“We’re seeing initial signs of content developers working to bring their premium content over to Kitely to take advantage of the large amount of KC people have already accumulated since we started selling them in February,” he said. “Up next, we’ll be enabling people to pay for premium plans using just KC, so successful merchants will be able to have multiple regions on Kitely without having to spend a dime out of pocket. We’ll also be rolling out various options for people to automatically charge or give other people KC when they visit their worlds. Finally we’ll be providing a way for people who run registered exchanges to run their business with reduced fraud risk.”

In addition, Kitely will soon be offering megaregions for users on premium plans, so expect to the see the number of regions jump significantly. At Hypergrid Business, we count land area in terms of standard region equivalents, so a basic megaregion would count as four standard regions.

InWorldz gained 69 regions, for a new peak of 1,068 regions. Speculoos gained 46 regions, almost doubling the size of the grid, to a new high of 105 regions. Other grids gained 30 regions each or less.

Avination continued to drop in size, losing seven regions this month, for a new total of 542 regions.

InWorldz continues to pull ahead of Avination. (Hypergrid Business data.)


The education-focused Second Learning grid has merged with 3D Grid and will be moving forward under the 3D Grid name, as part of the transition from an experimental project to a more permanent, professional platform.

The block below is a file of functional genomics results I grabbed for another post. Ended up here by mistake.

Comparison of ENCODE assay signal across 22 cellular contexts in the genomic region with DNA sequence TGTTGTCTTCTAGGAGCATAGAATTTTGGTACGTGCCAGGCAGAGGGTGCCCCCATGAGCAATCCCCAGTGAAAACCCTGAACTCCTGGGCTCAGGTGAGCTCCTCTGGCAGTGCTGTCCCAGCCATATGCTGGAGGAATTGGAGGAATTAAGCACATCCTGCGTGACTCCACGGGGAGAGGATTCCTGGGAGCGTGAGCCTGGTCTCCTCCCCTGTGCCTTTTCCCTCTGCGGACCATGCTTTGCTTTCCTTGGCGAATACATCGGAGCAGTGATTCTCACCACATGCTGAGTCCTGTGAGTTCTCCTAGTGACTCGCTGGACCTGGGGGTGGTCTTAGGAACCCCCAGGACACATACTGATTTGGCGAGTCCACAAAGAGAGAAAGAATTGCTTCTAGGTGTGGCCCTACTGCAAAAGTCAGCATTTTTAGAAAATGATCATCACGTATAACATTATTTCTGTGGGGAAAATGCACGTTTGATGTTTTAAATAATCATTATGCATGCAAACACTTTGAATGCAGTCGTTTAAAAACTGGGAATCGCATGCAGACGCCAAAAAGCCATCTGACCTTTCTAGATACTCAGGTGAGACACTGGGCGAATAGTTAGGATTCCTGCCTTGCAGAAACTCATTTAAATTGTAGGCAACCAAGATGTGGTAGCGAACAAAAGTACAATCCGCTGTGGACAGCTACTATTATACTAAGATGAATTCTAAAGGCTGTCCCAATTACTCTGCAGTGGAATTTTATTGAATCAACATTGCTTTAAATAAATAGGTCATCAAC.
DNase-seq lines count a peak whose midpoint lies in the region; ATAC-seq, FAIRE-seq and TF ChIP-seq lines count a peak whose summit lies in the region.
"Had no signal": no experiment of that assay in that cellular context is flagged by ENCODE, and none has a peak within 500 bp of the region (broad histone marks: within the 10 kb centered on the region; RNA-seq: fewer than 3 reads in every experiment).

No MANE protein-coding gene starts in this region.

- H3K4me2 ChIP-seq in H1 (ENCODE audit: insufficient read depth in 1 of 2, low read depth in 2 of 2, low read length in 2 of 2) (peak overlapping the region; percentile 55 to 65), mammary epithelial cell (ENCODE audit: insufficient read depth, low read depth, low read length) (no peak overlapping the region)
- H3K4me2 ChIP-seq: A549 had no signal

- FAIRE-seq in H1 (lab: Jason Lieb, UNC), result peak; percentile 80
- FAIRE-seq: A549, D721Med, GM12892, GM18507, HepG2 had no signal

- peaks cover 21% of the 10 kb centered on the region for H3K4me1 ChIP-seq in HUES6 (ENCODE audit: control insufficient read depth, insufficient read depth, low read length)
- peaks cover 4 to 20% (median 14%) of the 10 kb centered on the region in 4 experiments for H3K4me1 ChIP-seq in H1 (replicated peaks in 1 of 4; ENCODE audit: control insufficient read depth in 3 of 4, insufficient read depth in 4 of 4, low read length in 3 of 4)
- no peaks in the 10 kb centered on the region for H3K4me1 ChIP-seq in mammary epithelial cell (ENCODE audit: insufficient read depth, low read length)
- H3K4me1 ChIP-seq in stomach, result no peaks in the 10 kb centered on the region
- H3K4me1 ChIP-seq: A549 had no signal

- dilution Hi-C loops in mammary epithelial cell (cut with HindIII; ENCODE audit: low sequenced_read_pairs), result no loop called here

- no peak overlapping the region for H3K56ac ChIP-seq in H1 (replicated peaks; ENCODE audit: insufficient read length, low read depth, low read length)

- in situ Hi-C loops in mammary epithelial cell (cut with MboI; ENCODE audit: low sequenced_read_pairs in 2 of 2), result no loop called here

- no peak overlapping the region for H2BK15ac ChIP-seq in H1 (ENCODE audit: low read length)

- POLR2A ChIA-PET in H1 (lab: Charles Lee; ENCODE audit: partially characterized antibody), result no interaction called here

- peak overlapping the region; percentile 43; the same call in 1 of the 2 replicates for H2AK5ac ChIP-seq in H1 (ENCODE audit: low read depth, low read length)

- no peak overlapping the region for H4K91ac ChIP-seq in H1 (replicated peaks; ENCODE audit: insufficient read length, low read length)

“Last but not least, the proximity of the name ‘Second Learning’ to ‘Second Life’ is no longer required, since we clearly differentiate ourselves from Second Life with our services and our grid,” said grid manager Markus Metzmacher in an announcement.

The Second Learning grid was used primarily by Germany’s University of Auksberg, with 14 virtual projects conducted so far. More information about the university’s use of OpenSim is at

Some examples:

  • The Virtual University of Augsburg , where new students could familiarize themselves with the university’s layout.
  • A project management facility to support group-oriented project work.
  • The Alchemist’s Castle, where students studied chemical principles in a playful environment.
  •  The walk-in computer, where students could walk around the CPU, RAM and hard drive and other inner parts of a computer.
  • A first aid course which conveyed the basics of first aid for as part of an adventure set in ancient Greece.
  • A space camp where students underwent virtual astronaut training.
  • A driving school in which students prepared virtually for the written portion of the driver’s test.
  • An office building used to test emergency exit planning.

New grids

This month, we’ve added several new grids to our database, including Siberspace, AIRE Mille Flux, Pandora, Misfits Folly, Startup World, Ocean Grid, VWNFL, Witchville, Talon Grid, EasilyDone, Rockcliffe, Genesis Project, Shangri-La Grid, Hippy Grid, Espurnik, The Loom, and OpenSim Creations. Of these, only Genesis Project was big enough to make our top-40 list.

If there’s a public grid we’re not tracking, please email us at There’s no centralized way to find OpenSim grids, so if you don’t tell us about it, and Google doesn’t alert us, we won’t know about it.